Rarely in the history of the world have so many scientists been at work in so many places simultaneously trying to find treatments and hopefully a vaccine for a single disease. The new coronavirus isn’t the first pandemic the world has seen, and like many viruses which came before it seems to have few boundaries. With its airborne transmission, it has attacked young and old, every race, and every sexual preference on every continent except Antarctica. In a few months, COVID-19, the disease caused by the coronavirus, has already killed 138,000 people worldwide — and counting.
Of the pandemics over the last century, certainly the HIV/AIDS pandemic has been deadlier, killing 32 million people since 1981, though death tolls have leveled off as new treatments made the disease far more manageable. While the “Hong Kong Flu” of 1968 had a low mortality rate, it still resulted in the death of 1 million people worldwide. The so-called “Asian Flu” of 1957-1958 originated in China and wiped out at least 1.1 million people, including at least 116,000 in the U.S. alone. But those don’t compare to the influenza pandemic of 1918 — often called “Spanish flu” — which ended the lives of 50 million people. Unlike COVID-19, that flu strain routinely struck down completely healthy young adults.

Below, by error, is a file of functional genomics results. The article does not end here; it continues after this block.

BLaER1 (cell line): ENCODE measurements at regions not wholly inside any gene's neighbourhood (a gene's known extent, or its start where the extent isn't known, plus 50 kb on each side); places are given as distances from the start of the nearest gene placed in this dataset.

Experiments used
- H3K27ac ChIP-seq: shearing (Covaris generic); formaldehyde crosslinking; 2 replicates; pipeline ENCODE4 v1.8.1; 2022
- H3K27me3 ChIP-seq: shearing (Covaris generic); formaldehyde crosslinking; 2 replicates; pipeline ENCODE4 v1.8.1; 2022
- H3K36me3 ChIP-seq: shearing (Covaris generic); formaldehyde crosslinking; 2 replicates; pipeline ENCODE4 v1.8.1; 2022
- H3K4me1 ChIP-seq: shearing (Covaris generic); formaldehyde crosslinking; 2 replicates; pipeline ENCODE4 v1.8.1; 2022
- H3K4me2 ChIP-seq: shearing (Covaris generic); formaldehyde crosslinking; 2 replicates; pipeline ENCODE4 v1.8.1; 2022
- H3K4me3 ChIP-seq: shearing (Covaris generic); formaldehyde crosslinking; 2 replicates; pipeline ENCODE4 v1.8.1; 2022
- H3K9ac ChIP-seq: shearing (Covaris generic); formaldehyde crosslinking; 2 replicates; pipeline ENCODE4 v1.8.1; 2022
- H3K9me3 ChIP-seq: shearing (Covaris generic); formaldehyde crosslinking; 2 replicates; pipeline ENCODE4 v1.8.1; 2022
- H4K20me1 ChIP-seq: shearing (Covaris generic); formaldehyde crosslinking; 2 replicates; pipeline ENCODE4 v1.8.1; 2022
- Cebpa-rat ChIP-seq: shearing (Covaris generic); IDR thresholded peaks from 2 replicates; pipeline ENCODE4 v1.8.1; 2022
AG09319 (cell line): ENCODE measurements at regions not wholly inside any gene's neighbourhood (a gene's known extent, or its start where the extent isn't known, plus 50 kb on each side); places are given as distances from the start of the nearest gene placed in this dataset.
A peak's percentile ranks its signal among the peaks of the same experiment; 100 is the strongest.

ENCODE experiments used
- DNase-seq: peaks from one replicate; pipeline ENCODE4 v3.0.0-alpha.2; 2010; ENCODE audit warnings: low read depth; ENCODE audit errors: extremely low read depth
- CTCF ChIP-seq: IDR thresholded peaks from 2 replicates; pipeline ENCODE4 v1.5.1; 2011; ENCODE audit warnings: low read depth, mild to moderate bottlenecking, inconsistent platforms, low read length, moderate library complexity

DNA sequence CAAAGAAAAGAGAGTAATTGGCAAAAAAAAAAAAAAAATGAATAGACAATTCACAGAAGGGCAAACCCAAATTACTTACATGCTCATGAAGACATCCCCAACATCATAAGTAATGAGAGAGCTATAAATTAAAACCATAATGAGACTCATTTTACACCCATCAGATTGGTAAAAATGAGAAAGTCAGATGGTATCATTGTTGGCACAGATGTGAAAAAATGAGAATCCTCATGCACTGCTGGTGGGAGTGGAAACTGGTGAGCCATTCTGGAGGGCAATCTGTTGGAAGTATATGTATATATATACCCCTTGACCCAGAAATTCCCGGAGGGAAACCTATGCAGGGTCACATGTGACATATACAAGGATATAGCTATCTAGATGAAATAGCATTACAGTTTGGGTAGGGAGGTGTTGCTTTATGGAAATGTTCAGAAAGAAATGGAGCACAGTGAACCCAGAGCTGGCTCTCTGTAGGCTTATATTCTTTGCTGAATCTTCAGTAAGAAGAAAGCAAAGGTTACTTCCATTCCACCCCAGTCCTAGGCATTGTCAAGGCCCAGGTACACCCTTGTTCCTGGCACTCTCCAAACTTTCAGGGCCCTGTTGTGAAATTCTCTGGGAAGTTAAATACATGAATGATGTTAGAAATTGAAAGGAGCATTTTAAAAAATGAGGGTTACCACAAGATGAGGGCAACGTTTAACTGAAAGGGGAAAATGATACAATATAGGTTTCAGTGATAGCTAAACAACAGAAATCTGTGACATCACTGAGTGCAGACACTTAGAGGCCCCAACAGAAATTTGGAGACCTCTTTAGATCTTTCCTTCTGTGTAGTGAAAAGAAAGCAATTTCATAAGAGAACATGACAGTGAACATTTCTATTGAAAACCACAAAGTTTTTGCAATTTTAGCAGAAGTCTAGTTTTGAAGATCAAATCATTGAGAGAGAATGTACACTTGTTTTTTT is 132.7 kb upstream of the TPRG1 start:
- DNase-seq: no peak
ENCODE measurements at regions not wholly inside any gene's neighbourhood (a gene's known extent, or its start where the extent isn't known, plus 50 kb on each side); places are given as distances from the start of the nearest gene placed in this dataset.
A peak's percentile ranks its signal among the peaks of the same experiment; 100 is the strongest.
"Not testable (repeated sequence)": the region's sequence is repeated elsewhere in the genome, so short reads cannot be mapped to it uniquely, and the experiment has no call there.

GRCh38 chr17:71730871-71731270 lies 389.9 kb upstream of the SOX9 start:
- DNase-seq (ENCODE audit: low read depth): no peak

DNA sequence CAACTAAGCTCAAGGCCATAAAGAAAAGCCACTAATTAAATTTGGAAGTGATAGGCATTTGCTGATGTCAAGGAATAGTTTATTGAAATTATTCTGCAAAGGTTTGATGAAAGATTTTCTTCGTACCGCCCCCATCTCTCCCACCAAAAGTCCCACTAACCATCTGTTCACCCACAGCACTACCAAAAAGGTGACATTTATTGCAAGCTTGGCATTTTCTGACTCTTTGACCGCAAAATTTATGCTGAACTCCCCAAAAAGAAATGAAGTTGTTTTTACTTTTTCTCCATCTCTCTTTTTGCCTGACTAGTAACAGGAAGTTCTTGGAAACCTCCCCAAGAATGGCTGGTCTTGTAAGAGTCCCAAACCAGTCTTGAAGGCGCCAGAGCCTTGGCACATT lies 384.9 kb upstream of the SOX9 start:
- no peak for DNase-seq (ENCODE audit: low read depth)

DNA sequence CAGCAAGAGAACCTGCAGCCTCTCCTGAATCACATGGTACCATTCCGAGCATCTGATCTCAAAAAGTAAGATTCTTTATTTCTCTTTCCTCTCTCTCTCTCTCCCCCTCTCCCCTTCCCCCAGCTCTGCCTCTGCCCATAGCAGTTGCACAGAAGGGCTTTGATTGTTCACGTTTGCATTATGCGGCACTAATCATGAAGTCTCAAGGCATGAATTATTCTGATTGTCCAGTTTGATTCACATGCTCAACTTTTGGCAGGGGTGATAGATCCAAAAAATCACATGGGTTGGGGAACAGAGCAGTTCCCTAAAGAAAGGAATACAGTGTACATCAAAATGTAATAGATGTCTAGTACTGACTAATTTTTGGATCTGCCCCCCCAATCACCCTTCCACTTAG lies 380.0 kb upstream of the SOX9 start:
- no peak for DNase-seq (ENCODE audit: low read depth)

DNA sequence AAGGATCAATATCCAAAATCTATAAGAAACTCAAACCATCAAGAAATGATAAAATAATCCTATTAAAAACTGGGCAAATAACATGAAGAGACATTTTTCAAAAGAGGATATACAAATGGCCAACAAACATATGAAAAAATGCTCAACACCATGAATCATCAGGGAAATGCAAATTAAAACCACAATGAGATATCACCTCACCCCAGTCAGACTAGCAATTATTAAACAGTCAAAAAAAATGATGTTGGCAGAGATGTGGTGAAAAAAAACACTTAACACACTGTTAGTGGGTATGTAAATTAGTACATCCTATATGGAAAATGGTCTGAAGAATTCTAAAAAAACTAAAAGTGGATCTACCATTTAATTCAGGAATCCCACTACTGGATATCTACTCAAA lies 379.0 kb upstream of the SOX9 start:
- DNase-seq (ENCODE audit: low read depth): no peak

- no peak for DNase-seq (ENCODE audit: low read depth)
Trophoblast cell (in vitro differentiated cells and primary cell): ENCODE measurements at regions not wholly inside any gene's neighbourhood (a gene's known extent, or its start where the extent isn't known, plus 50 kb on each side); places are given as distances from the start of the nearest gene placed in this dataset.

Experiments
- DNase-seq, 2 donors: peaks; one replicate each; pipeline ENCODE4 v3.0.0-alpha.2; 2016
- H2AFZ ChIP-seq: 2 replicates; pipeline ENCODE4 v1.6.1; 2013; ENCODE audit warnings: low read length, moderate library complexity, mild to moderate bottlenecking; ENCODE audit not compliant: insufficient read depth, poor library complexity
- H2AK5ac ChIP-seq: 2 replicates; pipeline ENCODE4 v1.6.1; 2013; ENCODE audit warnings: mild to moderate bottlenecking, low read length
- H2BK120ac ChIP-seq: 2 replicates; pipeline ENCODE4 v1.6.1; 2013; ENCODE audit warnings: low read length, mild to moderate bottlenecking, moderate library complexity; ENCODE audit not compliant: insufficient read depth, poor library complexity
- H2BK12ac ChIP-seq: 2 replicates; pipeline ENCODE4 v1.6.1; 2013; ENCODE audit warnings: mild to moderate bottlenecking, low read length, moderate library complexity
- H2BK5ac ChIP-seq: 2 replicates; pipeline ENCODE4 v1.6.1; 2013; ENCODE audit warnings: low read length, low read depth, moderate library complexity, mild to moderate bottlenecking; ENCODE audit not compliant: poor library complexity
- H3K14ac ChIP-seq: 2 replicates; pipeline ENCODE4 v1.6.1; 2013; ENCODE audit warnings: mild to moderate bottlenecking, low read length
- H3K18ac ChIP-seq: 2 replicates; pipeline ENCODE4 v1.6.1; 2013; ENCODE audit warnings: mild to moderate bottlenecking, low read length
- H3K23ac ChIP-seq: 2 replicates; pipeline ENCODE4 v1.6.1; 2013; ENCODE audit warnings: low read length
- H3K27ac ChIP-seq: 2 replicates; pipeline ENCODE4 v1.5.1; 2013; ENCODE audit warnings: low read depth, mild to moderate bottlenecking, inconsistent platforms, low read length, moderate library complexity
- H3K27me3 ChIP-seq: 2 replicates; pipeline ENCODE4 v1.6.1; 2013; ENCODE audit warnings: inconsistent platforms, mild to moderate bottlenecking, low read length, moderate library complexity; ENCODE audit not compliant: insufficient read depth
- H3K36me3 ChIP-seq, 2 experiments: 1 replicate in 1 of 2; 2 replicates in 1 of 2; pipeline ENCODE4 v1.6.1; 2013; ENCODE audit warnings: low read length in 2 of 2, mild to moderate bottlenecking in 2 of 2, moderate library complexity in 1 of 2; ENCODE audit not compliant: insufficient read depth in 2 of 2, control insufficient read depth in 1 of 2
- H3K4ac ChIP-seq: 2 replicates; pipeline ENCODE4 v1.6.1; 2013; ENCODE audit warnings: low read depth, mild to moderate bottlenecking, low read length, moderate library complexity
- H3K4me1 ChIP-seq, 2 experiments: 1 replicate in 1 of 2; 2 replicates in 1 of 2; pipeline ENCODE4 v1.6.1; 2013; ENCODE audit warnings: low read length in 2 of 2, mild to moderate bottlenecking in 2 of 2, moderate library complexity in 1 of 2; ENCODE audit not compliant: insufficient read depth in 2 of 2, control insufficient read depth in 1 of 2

The nature of each of the aforementioned viruses is very different. Understanding what those differences are and answering all-important questions about the specifics of COVID-19 is the key to finding treatments and a vaccine.
This month, the National Institutes of Health, National Institute of Allergy and Infectious Disease awarded a contract to the Tulane National Primate Research Center — located in Covington — to test potential vaccines and treatments to combat this ubiquitous virus. The research beginning there in just a few weeks will attempt to answer many vexing questions.